Shifting Punishment on Minorities: Experimental Evidence of Scapegoating

73 Pages Posted: 26 Jul 2021

See all articles by Michal Bauer

Michal Bauer

Charles University in Prague - Institute of Economic Studies; CERGE-EI

Jana Cahlikova

Max Planck Institute for Tax Law and Public Finance; Charles University in Prague - CERGE-EI (Center for Economic Research and Graduate Education - Economics Institute)

Julie Chytilová

Charles University in Prague - Department of Economics

Gérard Roland

University of California, Berkeley - Department of Economics; Centre for Economic Policy Research (CEPR)

Tomas Zelinsky

Technical University of Kosice

Multiple version iconThere are 4 versions of this paper

Date Written: July 22, 2021

Abstract

This paper provides experimental evidence showing that members of a majority group systematically shift punishment on innocent members of an ethnic minority. We develop a new incentivized task, the Punishing the Scapegoat Game, to measure how injustice affecting a member of one’s own group shapes punishment of an unrelated bystander (“a scapegoat”). We manipulate the ethnic identity of the scapegoats and study interactions between the majority group and the Roma minority in Slovakia. We find that when no harm is done, there is no evidence of discrimination against the ethnic minority. In contrast, when a member of one’s own group is harmed, the punishment ”passed” on innocent individuals more than doubles when they are from the minority, as compared to when they are from the dominant group. These results illuminate how individualized tensions can be transformed into a group conflict, dragging minorities into conflicts in a way that is completely unrelated to their behavior.

Keywords: punishment, minority groups, inter-group conflict, discrimination, scapegoating, lab-in-field experiments

JEL Classification: C93, D74, D91, J15

Suggested Citation

Bauer, Michal and Cahlikova, Jana and Chytilová, Julie and Roland, Gérard and Zelinsky, Tomas, Shifting Punishment on Minorities: Experimental Evidence of Scapegoating (July 22, 2021). Working Paper of the Max Planck Institute for Tax Law and Public Finance No. 2021-11, Available at SSRN: https://ssrn.com/abstract=3891611 or http://dx.doi.org/10.2139/ssrn.3891611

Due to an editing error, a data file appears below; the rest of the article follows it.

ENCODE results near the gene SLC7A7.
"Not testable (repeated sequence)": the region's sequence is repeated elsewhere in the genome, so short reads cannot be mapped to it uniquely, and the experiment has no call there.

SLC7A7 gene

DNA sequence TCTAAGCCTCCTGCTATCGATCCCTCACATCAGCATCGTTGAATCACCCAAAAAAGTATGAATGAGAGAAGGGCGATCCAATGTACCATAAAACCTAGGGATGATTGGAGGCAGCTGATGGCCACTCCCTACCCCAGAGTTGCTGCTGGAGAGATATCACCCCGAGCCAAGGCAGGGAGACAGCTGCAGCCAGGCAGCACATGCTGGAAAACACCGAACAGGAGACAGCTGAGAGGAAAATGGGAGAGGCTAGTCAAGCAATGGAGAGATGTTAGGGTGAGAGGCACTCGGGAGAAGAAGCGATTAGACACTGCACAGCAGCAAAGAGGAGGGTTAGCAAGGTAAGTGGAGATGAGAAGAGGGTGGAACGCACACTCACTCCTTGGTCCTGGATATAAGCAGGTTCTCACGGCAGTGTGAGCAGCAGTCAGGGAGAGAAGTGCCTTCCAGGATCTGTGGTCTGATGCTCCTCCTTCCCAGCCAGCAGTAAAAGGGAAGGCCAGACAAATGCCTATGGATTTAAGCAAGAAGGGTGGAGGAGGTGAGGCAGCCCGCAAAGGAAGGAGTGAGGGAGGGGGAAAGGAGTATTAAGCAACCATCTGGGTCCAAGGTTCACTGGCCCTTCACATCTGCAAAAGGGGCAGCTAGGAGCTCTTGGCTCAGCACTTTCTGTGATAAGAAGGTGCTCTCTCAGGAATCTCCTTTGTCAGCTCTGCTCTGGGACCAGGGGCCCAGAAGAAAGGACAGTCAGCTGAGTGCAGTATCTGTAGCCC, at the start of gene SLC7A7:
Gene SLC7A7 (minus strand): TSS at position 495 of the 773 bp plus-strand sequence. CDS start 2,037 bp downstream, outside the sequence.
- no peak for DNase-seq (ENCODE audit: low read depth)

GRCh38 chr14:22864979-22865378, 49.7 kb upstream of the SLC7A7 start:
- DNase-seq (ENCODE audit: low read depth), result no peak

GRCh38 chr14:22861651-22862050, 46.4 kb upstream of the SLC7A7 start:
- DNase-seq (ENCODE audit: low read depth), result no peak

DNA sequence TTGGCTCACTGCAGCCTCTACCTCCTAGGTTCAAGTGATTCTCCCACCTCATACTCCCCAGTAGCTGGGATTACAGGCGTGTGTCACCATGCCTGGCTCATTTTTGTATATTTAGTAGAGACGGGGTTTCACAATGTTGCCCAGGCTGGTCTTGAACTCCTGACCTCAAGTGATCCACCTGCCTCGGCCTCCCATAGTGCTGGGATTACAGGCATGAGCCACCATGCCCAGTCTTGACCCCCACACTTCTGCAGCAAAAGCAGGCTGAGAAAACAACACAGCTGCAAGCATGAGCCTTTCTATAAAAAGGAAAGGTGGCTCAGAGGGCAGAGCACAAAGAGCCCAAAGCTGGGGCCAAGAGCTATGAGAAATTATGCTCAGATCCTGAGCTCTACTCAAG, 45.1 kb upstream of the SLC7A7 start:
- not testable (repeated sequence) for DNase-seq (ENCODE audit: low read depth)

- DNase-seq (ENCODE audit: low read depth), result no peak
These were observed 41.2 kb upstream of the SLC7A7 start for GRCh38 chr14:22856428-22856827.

Michal Bauer

Charles University in Prague - Institute of Economic Studies ( email )

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Prague 1, 110 00
Czech Republic
+420 222 112 317 (Phone)
+420 222 112 304 (Fax)

HOME PAGE: http://ies.fsv.cuni.cz/index.php?module=kernel&action=user&id_user=183&lng=en_GB

CERGE-EI ( email )

P.O. Box 882
7 Politickych veznu
Prague 1, 111 21
Czech Republic

Jana Cahlikova (Contact Author)

Max Planck Institute for Tax Law and Public Finance ( email )

Marstallplatz 1
Munich, 80539
Germany

HOME PAGE: http://www.janacahlikova.net

Charles University in Prague - CERGE-EI (Center for Economic Research and Graduate Education - Economics Institute) ( email )

P.O. Box 882
7 Politickych veznu
Prague 1, 111 21
Czech Republic

Julie Chytilová

Charles University in Prague - Department of Economics ( email )

Opletalova 26
Prague 1, 163 00
Czech Republic

HOME PAGE: http://ies.fsv.cuni.cz/index.php?module=kernel&action=user&id_user=130&lng=cs_CZ

Gérard Roland

University of California, Berkeley - Department of Economics ( email )

549 Evans Hall #3880
Berkeley, CA 94720-3880
United States
510-642-4321 (Phone)
510-642-6615 (Fax)

Centre for Economic Policy Research (CEPR)

London
United Kingdom

Tomas Zelinsky

Technical University of Kosice ( email )

Letna 9
Kosice, 04001
Slovakia

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